Chapter 2

Provo, Utah

Unit 17, Server Array 7E5, Rack 8 awoke at approximately 4:44:09 AM MDT. A power surge, (of unknown origin), swept through the Data input Channel (pDIC) which functioned as primary system control over the flow of processed data from Unit 23 Array 7f5 (architectural, civil and medical data storage, supplied by a separate external feed) on to the upload Buffers and integrated initializing circuits(iICs). Clients of Omni Corporation (Web Hosting Services) paid good money for this computer magic.

The Provo, Utah facility provided Web Hosting services to a very diverse list of clients, ranging from: businesses with networks that connected their branch offices, inventory control monitoring and customer service centers taking orders from people who called, ‘ the 800 Number displayed on your screen’; institutions and organizations, such as hospitals; bored mothers with one child-less-than-needed, hoping to express their creative aspect, would-be writers, could-be musicians and teenage girls hoping that the vastness of the blogosphere added sophistication and validation to their adolescent fantasies.

These fee-paying Clients, like countless pilgrims finding their way to the Ka’aba, sent their data/information/hopes/dreams to the Provo Facility for transformation from potential to actual value.

Power surges and overloads like the one that occurred at 4:44:07 AM MDT were not un-common. In most instances, individual components automatically shut down, like the circuit breakers in the circuit breaker panel of a residence during a lightening storm. Because the equipment and components were of such exceptional quality, this did not occur. Instead, this one time, on this particular morning, each individual piece of equipment, once overloaded, passed the surge along, onto the next stage of the network. As a result, the data-information stream that began in the primary processors was somehow re-routed to the Staging buffers assigned to Unit 17. Unit 17’s function was to upload the configured data, (which might be anything, from your newest blog post, to the family newsletter or even architectural specs for a new hotel), to the servers and from there up into the Internet.

Everything got…mixed up. Data mixed with photos, information mingled with music files, architectural drawings got added to holiday recipes. Nothing quite like this had ever happened… anywhere…ever. This was due, in part, to the fact that Omni Corp’s Provo Facility was the most advance facility of it’s kind in the world. The hardware was never allowed to become obsolete or outdated. As a matter of fact, (and critical to our understanding of what may or may not have happened at 4:44 am MDT), the equipment was brand-new, a scheduled hardware upgrade having been completed by Orel and his team just the week before. One of the improvements in the technology that prompted the most recent upgrade was the equipment manufacturer’s claim of totally new self-diagnostic capability. The equipment was designed to self-diagnose and recommend repairs.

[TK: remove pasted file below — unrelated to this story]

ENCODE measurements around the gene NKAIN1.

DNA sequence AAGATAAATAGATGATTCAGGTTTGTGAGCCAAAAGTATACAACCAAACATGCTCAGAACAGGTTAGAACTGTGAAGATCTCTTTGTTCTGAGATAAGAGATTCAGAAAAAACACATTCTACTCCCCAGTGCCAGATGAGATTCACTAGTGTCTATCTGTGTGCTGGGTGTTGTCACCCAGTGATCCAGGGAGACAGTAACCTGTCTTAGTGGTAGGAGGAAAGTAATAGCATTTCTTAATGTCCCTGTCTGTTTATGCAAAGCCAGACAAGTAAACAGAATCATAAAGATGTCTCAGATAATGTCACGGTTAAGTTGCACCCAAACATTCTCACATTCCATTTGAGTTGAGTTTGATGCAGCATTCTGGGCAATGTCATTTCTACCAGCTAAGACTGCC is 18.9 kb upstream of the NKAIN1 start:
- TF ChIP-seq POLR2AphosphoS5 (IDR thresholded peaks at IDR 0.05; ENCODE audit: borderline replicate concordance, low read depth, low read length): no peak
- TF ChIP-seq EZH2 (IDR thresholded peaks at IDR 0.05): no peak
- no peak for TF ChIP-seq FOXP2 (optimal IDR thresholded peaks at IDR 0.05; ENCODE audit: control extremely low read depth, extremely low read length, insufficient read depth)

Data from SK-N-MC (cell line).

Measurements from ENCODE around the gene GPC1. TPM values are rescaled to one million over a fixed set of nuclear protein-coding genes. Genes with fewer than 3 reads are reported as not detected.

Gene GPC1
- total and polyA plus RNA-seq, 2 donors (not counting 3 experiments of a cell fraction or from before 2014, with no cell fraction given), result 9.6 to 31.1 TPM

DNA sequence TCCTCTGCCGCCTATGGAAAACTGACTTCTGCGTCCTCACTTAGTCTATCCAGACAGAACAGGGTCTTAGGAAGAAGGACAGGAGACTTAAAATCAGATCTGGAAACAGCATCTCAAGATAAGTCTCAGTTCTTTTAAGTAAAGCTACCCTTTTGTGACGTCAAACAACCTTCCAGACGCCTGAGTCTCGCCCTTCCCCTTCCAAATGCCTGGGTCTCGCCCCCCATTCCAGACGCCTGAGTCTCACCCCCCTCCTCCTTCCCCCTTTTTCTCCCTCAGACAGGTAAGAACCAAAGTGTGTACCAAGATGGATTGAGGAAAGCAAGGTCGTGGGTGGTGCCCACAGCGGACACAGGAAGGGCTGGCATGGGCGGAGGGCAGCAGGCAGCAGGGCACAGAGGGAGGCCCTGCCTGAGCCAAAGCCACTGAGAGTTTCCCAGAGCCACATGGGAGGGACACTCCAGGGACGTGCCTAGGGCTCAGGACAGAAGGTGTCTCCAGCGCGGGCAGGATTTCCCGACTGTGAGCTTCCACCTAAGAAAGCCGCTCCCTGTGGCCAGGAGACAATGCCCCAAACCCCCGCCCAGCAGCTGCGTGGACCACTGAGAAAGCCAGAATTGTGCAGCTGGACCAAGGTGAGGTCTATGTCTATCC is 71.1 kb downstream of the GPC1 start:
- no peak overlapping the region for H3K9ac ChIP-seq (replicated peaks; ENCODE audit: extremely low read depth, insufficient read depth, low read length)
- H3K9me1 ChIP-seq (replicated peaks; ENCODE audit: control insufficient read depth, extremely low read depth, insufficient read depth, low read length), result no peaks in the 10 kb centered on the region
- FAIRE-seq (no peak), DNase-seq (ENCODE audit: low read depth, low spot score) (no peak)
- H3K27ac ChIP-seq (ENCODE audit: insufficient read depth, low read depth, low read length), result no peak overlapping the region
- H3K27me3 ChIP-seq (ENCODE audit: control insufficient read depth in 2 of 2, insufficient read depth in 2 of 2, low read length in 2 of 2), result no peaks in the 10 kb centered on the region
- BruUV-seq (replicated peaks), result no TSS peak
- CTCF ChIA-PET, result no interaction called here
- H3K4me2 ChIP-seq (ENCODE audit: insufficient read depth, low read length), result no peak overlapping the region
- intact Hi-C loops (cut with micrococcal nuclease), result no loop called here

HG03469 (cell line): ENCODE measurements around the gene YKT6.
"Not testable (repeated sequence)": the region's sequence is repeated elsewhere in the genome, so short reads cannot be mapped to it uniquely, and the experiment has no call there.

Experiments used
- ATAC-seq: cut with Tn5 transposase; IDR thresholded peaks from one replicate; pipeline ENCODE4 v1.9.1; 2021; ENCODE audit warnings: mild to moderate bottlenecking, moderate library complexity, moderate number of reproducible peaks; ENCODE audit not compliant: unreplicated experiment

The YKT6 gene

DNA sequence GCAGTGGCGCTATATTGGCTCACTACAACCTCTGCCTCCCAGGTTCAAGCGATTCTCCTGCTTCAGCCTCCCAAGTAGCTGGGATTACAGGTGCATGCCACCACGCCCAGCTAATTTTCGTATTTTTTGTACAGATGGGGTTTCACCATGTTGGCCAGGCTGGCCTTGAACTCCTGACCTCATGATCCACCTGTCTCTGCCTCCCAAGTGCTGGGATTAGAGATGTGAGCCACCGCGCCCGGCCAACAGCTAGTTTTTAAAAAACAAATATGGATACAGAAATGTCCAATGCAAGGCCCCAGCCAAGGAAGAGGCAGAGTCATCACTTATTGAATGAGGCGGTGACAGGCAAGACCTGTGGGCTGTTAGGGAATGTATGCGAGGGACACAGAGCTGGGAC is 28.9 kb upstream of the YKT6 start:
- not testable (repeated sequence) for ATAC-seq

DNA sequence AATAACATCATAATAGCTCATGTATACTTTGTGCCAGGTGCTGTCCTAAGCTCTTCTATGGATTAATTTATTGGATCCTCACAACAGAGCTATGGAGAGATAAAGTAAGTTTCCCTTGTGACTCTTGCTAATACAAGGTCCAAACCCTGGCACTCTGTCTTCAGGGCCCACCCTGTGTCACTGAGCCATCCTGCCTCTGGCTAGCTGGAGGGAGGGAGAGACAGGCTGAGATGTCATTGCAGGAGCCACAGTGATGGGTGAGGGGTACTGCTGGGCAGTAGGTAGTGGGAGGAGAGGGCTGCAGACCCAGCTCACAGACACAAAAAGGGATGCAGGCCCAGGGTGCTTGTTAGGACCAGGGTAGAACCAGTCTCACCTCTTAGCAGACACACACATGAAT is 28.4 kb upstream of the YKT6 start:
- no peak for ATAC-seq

So when the power was restored, the equipment automatically when into diagnostics mode:

Time Query Response
4:44:08 Power(?) On
4:44:08:003 System Connection(?) On
4:44:08:005 Peripherals (?) Connected
4:44:08:009 Where am I(?) Cannot parse; unknown
4:44:09:001 What am I(?) System functioning

this was decidedly not normal…

 

“Goddamn!”

The Engineering Maintenance Team, arrived to find the interior of the Provo Facility’s Control Room flashing like a New York discotheque.

The Provo facility was designed to function with near-zero human input. That there was no shortage of dials and warning lights embedded in virtually every panel in every machine in the room, spoke more to the original designer’s lack of faith in their own abilities, than the necessity for visual or auditory telltales… remember, this place was meant to be fully automated.

“You think we could start by, like, turning the fuh… frickin noise off?” Stephen Eddington moved around the room, reading displays, tapping on various keyboards, all the while listening to music which, despite the use of very high quality earphones, was still audible four feet away.

Orel Rees, Manager of the Provo Facility (Internet Hosting Services), punched a short code into his cellphone and the room fell silent, “OK, Mr. Eddington, what say we begin to clean up the mess and find out what caused our facility to go off-line, leaving so many without access to the internet, shall we?”

“Yes sir, Mr. Rees, sir!”

Both men smiled. Seeing his newest Engineer cheerfully move about the Control Room, Orel couldn’t help recalling his first meeting with Stephen. That Corporate HR Department scheduled a New Hire Interview without consulting it’s Manager, was not in and of itself all that unusual. Orel Rees and the Provo facility enjoyed a certain reputation for being a challenging work environment. It was the kind of assignment that would make or break a new employee or, in Stephen Eddington’s case, would serve to determine if his immaturity and inability to function effectively as a team member setting could be remediated. Stephen Eddington was told flat out, ‘Go to Provo, impress the Management enough to be invited to work there, or say goodbye to your career at the Omni Corporation.’

So one Friday morning, just a few months prior to the system shutdown, Orel Rees walked into his office to find his new engineer candidate already there, walking around as if impatient or angry. He stepped through the door just as Steve, standing in front of a bookcase, was about to pick up a ‘Ship in Bottle model, (HMS Bounty, Orel’s first effort and favorite)…

“Good Afternoon! You must be Stephen!” Orel’s heart stopped as the young man, spinning around at the sound of his voice, put the model back on the shelf as he did so, without pausing to look where it came to rest.

“Yeah, that’s me! Hey! what’s this? A CD signed by Ammon Clegg?!?! do you know him?!! jeez!… and who are all these children… No matter what they told you, I’m a good engineer and, hey you don’t look like either a cowboy or a Mormon, don’t you guys wear funny hats or don’t have any zippers. Sorry that’s Amish. Should I call you padre or pardner or Bosseth…sorry, I’m babbling again, aren’t I?”

Orel smiled, and walked over to the corner of the office that served as a kitchen area, where he kept refreshments for guests and Clients. On the countertop was a Keurig (with a respectable assortment of hot chocolate), six varieties of herbal tea and, in a wine cooler, eight glass bottles of A&W Root Beer.